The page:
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The Fascinating Fates of 8 Movie Homes

When the industrial lights are unplugged and the movie stars pack up and go home, what happens to the on-screen homes featured in some of Hollywood's biggest movies? Though many movie houses begin, and end, as private residences, here are a few iconic homes that managed to retain their silver screen legacies while being used for other purposes.

1. RALPHIE’S HOME FROM A CHRISTMAS STORY (1983)

Destined to become: A museum

A Christmas Story House, as it appears today (Summer 2014) Image via: A Christmas Story House & Museum

It has been 33 years since Ralphie and the rest of the Parker family first appeared on screen in the yellow and green house with the 1937 Oldsmobile Six parked outside. A Christmas Story is set in 1940s Indiana, but the actual Parker home is in Cleveland, Ohio and has operated for the past decade as the A Christmas Story House and Museum. Fans of the film can tour the restored home, then cross the street to view original props, costumes, and memorabilia from the film.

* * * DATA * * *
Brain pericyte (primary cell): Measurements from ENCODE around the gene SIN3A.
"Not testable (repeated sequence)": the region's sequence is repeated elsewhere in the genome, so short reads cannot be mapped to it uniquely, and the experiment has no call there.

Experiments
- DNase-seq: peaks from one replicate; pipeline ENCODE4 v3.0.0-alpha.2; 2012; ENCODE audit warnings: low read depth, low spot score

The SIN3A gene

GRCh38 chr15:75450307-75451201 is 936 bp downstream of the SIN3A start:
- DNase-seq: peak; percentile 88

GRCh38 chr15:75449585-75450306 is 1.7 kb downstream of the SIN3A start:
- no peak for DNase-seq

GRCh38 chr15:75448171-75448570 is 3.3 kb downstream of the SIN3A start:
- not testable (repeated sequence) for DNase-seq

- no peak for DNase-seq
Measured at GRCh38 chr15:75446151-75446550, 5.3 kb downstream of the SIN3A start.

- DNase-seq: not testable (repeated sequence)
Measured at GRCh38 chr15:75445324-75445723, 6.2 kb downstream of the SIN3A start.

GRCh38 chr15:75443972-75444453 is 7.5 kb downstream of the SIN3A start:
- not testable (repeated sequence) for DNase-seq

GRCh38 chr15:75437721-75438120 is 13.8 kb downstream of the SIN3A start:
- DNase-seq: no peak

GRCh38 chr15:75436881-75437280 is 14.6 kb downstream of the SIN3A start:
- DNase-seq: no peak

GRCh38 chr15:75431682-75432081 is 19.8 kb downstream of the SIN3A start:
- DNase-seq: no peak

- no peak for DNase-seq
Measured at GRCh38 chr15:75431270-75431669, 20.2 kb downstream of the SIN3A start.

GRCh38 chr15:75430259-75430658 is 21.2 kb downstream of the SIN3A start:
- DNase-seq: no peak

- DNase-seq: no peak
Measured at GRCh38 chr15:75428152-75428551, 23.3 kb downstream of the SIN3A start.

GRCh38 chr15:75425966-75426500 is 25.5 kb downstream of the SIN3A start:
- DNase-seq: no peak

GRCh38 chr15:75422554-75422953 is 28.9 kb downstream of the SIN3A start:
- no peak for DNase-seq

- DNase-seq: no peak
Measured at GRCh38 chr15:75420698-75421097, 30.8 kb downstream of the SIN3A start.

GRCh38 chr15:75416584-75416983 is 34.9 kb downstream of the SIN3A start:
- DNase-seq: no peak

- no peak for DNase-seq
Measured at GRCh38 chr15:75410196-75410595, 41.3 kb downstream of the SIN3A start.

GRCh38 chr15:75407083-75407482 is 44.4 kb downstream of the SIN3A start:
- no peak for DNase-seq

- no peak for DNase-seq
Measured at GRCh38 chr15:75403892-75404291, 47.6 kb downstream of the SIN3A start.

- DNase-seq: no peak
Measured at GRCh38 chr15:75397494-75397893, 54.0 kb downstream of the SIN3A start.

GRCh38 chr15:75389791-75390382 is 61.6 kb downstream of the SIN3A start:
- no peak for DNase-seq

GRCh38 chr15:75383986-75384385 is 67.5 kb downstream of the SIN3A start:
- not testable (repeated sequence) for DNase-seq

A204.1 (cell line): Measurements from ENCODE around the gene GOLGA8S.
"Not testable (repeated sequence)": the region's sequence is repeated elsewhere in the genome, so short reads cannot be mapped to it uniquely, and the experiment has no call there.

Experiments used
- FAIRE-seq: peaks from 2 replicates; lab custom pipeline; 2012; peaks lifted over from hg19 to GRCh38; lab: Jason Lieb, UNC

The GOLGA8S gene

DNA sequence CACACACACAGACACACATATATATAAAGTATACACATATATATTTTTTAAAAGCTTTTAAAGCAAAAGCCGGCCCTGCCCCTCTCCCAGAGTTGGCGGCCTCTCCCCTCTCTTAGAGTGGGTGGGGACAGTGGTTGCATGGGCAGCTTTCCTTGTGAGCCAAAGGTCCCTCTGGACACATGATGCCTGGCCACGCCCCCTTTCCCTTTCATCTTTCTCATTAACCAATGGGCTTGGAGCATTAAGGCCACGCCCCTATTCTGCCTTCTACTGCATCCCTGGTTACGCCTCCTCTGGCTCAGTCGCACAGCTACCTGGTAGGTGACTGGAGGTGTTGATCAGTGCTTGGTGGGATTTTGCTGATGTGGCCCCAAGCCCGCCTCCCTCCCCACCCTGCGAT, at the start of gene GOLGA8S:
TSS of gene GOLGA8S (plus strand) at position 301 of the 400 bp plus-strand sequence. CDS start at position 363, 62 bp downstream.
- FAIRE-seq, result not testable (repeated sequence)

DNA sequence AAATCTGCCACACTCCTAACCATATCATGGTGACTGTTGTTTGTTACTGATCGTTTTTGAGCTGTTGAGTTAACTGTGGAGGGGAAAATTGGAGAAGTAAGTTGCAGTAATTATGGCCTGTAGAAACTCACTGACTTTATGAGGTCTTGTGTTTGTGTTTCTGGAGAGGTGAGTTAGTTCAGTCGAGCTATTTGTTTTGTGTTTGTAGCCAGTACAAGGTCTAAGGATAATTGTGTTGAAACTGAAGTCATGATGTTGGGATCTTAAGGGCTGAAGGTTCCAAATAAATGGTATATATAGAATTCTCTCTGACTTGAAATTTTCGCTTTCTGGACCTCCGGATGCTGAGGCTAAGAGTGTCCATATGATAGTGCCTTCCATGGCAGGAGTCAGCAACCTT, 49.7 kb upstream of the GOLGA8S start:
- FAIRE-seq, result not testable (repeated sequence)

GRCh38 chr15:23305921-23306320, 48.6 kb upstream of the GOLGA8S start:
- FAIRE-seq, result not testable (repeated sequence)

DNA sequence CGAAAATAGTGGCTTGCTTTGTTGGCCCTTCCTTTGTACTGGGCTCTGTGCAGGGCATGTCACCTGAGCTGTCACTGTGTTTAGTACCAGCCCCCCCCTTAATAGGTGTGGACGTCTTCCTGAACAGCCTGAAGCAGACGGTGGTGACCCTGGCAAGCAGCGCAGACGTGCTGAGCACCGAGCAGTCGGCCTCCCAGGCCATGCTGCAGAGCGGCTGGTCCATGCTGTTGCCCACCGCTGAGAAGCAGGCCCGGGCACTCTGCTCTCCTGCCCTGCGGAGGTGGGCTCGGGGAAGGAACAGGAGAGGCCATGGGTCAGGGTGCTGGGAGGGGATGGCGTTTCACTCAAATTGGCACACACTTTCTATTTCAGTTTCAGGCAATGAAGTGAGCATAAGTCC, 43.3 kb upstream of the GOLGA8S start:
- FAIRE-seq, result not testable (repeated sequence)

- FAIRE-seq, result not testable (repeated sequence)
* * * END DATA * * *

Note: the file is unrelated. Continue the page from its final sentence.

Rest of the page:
“The House was purchased in 2004 by Brian Jones for $150,000,” A Christmas Story House associate Danielle Bailey tells mental_floss. “Brian had recently started a company selling replica leg lamps, so when the house went up for sale on eBay, it was the perfect fit!”

Jones spent two years and another $240,000 restoring the late 19th-century Victorian home, using the film as a guide to get the details just right, from the size of the kitchen tiles to the light switches. Over 4000 people visited the home in its opening weekend (Thanksgiving 2006), and Bailey says that they now welcome more than 50,000 visitors each year.

“In the decade that A Christmas Story House & Museum has been open, we've been asked more times than we can count, ‘Do you have an official Red Ryder, carbine action, two-hundred shot range model air rifle, with a compass in the stock and this thing which tells time?,’" says Bailey. "It was the holy grail for little Ralphie in the movie, and it was for us as a museum.” The museum did finally buy one of the guns from the film (which Bailey says were commissioned especially for the production); it is now displayed as a prominent piece of the property’s collection.